As a maritime worker, you know your job carries certain risks. But you should also know that your employer is obligated to ensure that your work environment is reasonably safe, and that you have the proper training and equipment to do the job.
When a work accident happens, maritime workers need to be aware of every available option for covering medical expenses and other costs resulting from the injury. In addition to compensation under general maritime law, seamen may be entitled to compensation under The Jones Act.
Who is covered under The Jones Act?
Most employees aboard commercial vessels are considered to be seamen covered by The Jones Act. If you work aboard a ship, barge, tug, fishing boat, dredge, transport boat or an oil rig, you are probably a Jones Act seaman.
Specifically, you must:
- Be assigned either to a vessel or a fleet of vessels
- Spend at least 30 percent of time on a vessel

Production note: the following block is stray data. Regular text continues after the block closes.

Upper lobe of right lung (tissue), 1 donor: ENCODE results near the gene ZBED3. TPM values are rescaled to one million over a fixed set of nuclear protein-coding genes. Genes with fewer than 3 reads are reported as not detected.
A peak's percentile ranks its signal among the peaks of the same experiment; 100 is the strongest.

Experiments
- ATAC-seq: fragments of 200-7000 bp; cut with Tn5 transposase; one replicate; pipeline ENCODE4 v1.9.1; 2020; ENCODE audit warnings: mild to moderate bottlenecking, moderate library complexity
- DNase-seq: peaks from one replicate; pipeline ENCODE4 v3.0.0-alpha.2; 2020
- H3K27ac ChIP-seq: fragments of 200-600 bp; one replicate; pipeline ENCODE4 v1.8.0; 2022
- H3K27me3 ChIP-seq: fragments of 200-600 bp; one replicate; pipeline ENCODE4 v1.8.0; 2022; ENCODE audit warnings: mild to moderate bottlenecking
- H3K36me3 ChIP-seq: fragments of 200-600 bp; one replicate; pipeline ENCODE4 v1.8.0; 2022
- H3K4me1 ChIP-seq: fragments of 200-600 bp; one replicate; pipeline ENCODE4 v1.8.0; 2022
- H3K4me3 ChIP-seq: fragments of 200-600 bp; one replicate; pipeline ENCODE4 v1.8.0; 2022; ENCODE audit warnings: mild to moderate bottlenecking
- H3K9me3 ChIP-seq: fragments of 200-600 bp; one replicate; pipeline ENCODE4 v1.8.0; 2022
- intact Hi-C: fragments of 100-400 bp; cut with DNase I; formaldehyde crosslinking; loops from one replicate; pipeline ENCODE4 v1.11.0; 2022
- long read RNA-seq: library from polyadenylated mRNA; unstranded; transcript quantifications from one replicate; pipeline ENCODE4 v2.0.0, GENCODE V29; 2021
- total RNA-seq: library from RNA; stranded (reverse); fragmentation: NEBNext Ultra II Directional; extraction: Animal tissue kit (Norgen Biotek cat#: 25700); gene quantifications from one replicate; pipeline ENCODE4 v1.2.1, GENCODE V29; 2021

- Be employed on a vessel that is in navigation, not dry-docked or disabled
The Jones Act covers crew members, as well as masters of the crew.
Longshoremen, harbor workers and shipyard workers are generally covered by general maritime law and the Longshore and Harbor Workers’ Compensation Act.
What benefits are provided under The Jones Act?
In general, seamen are entitled to a variety of kinds of compensation under The Jones Act, including:
- Maintenance — living expenses while the seaman is off work because of the injury
- Cure — medical treatment, rehabilitation and medications until the seaman is returned to good health
- Transportation — this may include transportation by helicopter or ambulance, as well as repatriation costs if an injured seaman needs to return to his home country
- Vocational training if the seaman is unable to return to the previous job because of the injury
Unfortunately, in many cases, vessel owners provide incorrect information to seamen regarding their rights. For more on that, please see our previous two posts: